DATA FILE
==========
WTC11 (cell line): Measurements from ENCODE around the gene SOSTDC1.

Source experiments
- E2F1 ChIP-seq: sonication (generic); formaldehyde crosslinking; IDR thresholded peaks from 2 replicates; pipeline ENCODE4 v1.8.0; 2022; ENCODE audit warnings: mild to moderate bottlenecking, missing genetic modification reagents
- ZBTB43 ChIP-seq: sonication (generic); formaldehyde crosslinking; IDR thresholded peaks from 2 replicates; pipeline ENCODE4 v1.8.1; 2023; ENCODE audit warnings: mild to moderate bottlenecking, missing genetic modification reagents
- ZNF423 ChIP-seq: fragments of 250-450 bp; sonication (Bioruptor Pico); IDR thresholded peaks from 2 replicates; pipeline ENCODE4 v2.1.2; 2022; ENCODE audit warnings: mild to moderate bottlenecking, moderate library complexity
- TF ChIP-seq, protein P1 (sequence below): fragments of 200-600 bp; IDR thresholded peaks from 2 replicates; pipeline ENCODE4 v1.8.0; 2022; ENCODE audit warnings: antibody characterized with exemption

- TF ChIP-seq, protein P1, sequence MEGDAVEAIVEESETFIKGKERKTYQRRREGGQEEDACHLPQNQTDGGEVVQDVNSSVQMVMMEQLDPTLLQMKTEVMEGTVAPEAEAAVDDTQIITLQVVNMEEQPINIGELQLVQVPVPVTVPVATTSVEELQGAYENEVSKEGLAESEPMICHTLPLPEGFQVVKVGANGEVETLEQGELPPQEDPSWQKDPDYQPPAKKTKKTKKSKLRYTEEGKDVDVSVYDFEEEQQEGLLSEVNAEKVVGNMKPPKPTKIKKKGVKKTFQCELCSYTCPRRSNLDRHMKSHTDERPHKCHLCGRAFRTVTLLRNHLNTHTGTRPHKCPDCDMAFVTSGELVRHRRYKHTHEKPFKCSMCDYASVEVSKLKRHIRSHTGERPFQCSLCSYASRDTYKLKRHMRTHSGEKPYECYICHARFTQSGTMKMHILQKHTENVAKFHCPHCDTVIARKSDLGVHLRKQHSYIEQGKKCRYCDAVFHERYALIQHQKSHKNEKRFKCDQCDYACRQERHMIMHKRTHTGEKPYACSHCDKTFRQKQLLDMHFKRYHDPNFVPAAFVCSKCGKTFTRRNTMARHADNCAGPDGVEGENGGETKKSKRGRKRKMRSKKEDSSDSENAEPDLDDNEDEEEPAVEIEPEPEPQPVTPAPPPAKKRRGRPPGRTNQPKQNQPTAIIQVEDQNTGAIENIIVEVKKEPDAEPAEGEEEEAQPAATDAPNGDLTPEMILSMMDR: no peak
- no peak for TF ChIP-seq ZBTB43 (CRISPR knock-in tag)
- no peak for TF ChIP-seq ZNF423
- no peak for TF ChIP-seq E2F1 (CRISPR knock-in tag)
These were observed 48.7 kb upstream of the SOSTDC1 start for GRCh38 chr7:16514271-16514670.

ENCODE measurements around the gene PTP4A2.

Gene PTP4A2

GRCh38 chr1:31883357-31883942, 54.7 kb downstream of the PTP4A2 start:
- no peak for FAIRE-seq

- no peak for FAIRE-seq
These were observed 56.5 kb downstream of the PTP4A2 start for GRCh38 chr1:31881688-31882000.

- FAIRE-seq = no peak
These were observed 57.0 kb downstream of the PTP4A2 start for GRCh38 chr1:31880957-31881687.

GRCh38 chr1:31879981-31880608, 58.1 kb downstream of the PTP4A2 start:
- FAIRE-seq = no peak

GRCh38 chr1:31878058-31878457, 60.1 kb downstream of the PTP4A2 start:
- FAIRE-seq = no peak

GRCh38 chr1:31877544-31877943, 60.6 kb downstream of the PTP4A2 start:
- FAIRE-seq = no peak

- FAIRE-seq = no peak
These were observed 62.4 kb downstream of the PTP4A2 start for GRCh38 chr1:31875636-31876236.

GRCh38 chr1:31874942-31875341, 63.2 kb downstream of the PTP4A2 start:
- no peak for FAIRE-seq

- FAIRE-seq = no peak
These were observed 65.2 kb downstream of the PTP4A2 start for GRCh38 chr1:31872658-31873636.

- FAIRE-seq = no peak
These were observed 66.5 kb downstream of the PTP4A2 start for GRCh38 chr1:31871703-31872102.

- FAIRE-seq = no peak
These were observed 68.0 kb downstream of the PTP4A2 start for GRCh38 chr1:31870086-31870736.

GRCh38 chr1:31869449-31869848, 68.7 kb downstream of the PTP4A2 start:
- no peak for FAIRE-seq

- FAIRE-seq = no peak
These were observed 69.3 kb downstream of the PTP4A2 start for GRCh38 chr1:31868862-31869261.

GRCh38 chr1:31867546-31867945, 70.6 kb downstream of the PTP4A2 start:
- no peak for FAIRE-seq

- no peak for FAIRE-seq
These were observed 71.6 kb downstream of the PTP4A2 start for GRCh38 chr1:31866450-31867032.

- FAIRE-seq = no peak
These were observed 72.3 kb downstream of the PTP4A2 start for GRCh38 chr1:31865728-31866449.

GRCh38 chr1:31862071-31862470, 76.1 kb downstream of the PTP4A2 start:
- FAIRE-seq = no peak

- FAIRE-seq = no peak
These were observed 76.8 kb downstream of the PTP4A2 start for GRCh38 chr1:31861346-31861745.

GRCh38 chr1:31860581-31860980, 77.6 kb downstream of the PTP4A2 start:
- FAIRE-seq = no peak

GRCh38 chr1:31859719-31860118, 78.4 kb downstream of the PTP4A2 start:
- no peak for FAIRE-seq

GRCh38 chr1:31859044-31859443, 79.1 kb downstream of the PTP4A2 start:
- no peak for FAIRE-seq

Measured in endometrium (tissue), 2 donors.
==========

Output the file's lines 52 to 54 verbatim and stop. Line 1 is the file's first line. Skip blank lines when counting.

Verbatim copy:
GRCh38 chr1:31859719-31860118, 78.4 kb downstream of the PTP4A2 start:
- no peak for FAIRE-seq

GRCh38 chr1:31859044-31859443, 79.1 kb downstream of the PTP4A2 start: